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There’s a moment at the 1997 Ryder Cup that I think of now. That Ryder Cup was at the Valderrama Golf Club, in Sotogrande, along the Alboran Sea, almost in the shadow of the Rock of Gibraltar. The captain of the European team was Seve Ballesteros, and even with all the beautiful scenes there in and around Sotogrande, it was Seve who was the overpowering presence. He was everywhere.

He had a golf cart, of course, and it seemed to be souped up, and he drove fast from hole to hole, from group to group, and he was cheered on his team, coaxed them, pushed them, challenged them. This was Ballesteros in full. There has never been a more dashing presence in golf. The young Seve, like the young Arnold Palmer or the emerging Tiger Woods, well, these guys seemed more action hero than golfer. Severiano Ballesteros even had the action hero name to go with it.*

*Of course, they called him “El Matador.” What other image even came close?

He certainly had the action hero game. Ballesteros would drive the ball into the trees, into the rough, into the gallery, behind buildings, into villains lairs. Then he would invent some crazy shot — some hooking, slicing, rolling, skipping, dancing shot — that avoided that tree and and bounced over that trap and turned left at Albuquerque and right at Cucamonga and shot out the lights and avoided tripping the alarm and skidded to stop somewhere near the green. He would then hit some ridiculously soft chip shot that would roll right up to the hole. And if the ball didn’t go in, Seve would grimace because the way he saw it, he deserved the birdie. The birdie was his birthright.

In those early years, the ball seemed to go in all the time for Seve. He made so many birdies. He told us that he had learned the game in the sand — hitting three-irons on Spanish beaches when he was supposed to be at school. Maybe that was true, maybe it was an exaggeration, but he was a prodigy. He won the Dutch Open when he was 19, and he led the British Open after three rounds that same year. He led the European Order of merit at 19 and again at 20 and once more at 21. He won the British Open at 22, and won the Masters days four days after his 23rd birthday. The Masters victory was a golfing crescendo. He was, at the time, the youngest golfer to win the Masters — he was also the first European.

On top of that, he was the most exciting player to come along since Palmer had inspired armies. His victories inspired people throughout Europe, but especially in Spain — where his future Ryder Cup partner Jose Maria Olazabal was learning the game. You could not watch Seve Ballesteros play golf then and not think: I would love to do that.

Augusta was the perfect stage for Seve. There was no rough anywhere on the course, which meant golfers with imagination could hit the ball just about anywhere and find their way back to the green. And the greens were microwave fast, which meant that winning took the putting touch of an engraver. Those were two things Seve had in bulk — imagination and touch. He won the Masters again in 1983, and almost won in 1985 and 1987. It is telling that in the years between, he missed the Masters cut twice. Well, he was an all-or-nothing golfer. He either sawed the woman in half or, yes, it was kind of messy. That was part of what made him so mesmerizing.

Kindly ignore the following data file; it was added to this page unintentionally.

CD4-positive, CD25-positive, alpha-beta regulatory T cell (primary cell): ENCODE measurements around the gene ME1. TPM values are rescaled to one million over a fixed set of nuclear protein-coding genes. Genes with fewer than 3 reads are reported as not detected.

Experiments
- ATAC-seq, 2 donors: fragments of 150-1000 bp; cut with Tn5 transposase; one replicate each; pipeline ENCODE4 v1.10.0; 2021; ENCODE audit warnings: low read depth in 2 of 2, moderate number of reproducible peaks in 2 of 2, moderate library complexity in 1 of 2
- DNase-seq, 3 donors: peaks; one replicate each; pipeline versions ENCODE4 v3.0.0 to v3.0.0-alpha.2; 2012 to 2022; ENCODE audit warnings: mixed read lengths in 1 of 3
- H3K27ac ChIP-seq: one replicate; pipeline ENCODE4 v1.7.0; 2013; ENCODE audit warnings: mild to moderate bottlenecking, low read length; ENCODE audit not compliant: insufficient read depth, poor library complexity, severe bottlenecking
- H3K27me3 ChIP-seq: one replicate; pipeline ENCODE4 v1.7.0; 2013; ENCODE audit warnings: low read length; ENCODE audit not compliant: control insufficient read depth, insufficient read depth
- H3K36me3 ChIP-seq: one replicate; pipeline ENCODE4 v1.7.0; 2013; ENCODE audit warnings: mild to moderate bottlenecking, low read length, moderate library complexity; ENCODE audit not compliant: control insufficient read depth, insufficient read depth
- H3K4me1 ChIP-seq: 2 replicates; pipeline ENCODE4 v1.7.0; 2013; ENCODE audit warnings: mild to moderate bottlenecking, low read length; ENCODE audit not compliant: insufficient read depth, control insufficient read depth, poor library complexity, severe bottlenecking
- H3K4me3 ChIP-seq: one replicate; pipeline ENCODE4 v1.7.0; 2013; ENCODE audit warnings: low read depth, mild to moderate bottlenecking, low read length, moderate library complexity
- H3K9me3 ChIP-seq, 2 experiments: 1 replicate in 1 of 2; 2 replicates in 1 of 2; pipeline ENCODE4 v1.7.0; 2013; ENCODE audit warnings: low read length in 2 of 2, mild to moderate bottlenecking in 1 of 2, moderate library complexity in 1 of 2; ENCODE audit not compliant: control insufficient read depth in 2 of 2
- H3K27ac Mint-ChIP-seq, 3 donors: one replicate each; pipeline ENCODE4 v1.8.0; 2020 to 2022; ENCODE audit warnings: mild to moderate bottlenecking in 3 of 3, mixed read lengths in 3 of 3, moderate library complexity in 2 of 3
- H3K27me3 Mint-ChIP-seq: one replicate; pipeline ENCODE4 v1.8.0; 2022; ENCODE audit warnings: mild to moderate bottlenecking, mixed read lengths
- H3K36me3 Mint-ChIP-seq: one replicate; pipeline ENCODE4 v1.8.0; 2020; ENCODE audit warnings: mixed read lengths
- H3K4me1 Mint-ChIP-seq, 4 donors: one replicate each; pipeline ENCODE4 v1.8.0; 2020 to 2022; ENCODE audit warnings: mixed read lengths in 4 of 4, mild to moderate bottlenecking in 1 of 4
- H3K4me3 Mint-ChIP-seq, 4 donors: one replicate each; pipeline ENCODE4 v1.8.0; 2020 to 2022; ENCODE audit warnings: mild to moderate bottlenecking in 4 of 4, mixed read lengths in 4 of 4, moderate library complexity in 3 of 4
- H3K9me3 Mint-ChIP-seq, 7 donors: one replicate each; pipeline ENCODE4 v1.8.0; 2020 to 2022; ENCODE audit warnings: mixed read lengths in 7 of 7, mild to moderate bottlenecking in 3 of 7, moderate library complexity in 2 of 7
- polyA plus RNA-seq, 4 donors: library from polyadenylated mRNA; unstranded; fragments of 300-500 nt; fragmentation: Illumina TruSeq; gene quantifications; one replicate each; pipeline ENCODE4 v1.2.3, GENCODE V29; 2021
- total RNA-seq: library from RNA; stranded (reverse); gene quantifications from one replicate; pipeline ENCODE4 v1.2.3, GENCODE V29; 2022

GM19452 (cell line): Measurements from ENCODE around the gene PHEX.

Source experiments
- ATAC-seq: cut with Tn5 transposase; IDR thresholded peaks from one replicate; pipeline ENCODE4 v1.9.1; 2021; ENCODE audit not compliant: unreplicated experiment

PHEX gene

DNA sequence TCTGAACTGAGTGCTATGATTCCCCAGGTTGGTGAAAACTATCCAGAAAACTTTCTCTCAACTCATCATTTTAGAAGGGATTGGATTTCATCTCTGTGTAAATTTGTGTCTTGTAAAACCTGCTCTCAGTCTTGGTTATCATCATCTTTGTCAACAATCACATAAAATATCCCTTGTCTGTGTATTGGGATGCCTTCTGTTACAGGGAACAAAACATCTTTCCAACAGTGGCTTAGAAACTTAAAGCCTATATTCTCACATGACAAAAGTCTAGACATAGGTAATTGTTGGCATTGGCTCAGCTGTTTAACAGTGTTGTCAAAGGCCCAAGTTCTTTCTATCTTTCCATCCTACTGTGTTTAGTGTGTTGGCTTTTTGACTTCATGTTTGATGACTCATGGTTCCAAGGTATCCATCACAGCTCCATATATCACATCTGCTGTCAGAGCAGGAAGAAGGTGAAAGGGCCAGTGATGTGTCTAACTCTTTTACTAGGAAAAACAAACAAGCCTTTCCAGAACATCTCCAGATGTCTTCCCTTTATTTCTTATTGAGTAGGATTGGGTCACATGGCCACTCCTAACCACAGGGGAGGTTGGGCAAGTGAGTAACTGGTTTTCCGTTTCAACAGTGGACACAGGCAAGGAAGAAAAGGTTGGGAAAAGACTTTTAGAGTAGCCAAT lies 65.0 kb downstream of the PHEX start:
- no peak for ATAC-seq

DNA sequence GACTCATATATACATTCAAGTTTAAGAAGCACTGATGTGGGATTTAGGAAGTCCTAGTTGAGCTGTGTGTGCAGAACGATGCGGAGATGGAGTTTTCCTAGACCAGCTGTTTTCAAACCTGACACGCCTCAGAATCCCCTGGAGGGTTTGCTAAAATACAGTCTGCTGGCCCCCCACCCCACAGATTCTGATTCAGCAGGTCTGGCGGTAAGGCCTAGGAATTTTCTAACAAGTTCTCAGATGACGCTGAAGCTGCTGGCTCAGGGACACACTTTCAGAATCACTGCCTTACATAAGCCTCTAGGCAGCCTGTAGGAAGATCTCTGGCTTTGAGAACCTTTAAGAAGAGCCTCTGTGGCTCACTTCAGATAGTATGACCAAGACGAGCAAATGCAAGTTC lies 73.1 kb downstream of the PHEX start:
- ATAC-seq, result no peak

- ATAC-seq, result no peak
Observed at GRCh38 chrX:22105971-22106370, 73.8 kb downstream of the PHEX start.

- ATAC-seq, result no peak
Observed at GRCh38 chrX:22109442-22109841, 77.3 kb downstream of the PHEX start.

He won the British Open three times — there too, on those bumpy and unpredictable links courses and in the wind, his beautiful creativity and ingenuity was rewarded and celebrated. He was never much of a factor at the U.S. Open. He did finish in the Top 5 three times because he was too talented not too, but the tight fairways and punishing rough generally did not suit his free nature. The U.S. Open was too much like real life. With Ballesteros, golf was about escape and about making art. He wanted to create something unforgettable. He did not like pars. I remember once talking to him about those solid pars — drive to the middle of the fairway, hit it on the green, knock the first putt close, knock the second putt in — that we were told again and again led to winning golf. “Boring,” he said.

The magic left Seve Ballesteros when he was in his early 30s. That was inevitable, I suppose. His game was high-stakes poker, it was baccarat with an exotic dealer. His game was not long-term investing. Those wild drives grew wilder. That deft touch around the greens dulled. His back throbbed. He four-putted at the Masters one time, and when he was asked how that happened, how one of the greatest putters in golf history could four-putt, he offered one of the classic quotes in golf history: “Miss … miss … miss … make.”

He was 34 when he last contended at a major championship. He made his last cut at the British Open when he was 37. He made his last cut at the Masters when he was 38. In those later years, he would show up in Augusta with the clear understanding that he would not be around for the weekend. Everyone understood.

The talk about Ballesteros in those later years would usually start with sadness — it was sad to watch him hit the ball out of bounds and sad to see him unable to come up with the brilliant recovery shots that had marked him as a young man. It was a bit like watching James Bond getting shot in the leg. But with Seve, you could never be too sad, and he would find some way to hook a shot onto the green from some absurd place and everyone would remember some impossible shot he had hit as a young man and everyone was happy again. Seve’s game, Seve’s presence, just inspired happiness.